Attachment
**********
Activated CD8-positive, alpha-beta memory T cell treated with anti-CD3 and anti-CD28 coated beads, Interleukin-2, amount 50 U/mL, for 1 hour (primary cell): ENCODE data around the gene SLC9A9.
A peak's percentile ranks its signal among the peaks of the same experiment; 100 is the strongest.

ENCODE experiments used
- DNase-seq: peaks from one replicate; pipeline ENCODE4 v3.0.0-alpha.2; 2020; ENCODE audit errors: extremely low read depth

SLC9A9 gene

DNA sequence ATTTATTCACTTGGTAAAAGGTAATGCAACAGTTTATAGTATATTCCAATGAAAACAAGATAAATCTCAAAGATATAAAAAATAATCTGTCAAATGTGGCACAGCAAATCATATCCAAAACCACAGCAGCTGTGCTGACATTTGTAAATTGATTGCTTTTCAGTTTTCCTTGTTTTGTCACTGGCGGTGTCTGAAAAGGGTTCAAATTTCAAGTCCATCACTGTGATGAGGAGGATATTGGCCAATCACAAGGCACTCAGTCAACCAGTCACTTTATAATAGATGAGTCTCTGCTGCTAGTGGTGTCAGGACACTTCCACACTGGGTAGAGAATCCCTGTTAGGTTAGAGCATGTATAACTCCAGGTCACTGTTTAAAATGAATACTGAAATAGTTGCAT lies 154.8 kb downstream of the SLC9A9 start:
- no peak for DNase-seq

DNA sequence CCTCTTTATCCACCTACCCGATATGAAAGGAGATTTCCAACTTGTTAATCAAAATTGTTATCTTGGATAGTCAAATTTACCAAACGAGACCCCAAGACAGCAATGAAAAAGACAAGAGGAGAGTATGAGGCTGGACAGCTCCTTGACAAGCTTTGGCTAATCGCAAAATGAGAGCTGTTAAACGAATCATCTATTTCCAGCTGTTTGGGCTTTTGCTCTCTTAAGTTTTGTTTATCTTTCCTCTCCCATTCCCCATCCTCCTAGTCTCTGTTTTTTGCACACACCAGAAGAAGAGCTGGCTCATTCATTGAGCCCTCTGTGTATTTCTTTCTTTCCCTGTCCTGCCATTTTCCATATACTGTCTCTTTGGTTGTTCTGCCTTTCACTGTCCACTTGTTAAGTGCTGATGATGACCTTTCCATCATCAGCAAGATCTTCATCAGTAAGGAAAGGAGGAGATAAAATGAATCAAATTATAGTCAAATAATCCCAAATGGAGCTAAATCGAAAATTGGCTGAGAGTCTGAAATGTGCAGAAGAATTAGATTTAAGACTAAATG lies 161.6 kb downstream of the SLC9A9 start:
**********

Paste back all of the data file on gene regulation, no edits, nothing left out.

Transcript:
Activated CD8-positive, alpha-beta memory T cell treated with anti-CD3 and anti-CD28 coated beads, Interleukin-2, amount 50 U/mL, for 1 hour (primary cell): ENCODE data around the gene SLC9A9.
A peak's percentile ranks its signal among the peaks of the same experiment; 100 is the strongest.

ENCODE experiments used
- DNase-seq: peaks from one replicate; pipeline ENCODE4 v3.0.0-alpha.2; 2020; ENCODE audit errors: extremely low read depth

SLC9A9 gene

DNA sequence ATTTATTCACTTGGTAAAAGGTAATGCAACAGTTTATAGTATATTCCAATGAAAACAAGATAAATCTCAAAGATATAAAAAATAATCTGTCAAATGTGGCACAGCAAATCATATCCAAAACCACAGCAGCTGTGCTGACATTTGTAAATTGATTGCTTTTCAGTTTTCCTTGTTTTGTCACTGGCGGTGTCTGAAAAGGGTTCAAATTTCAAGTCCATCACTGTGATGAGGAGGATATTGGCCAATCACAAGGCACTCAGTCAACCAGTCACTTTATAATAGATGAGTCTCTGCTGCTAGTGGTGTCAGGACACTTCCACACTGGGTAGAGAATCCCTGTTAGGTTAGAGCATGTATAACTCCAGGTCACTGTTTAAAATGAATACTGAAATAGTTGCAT lies 154.8 kb downstream of the SLC9A9 start:
- no peak for DNase-seq

DNA sequence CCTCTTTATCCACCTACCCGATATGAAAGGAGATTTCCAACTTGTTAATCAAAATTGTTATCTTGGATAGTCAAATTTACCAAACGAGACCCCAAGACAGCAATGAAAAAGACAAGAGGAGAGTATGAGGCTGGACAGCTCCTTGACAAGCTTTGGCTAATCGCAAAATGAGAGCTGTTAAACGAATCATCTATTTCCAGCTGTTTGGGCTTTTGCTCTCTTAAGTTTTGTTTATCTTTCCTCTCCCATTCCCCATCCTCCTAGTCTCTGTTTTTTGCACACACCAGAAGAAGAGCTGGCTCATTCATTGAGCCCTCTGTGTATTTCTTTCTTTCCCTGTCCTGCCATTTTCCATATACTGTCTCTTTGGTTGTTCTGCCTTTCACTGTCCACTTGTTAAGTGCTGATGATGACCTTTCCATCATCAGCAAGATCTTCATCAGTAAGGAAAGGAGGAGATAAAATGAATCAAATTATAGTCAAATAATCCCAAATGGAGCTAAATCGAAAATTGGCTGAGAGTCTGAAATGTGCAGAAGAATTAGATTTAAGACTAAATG lies 161.6 kb downstream of the SLC9A9 start: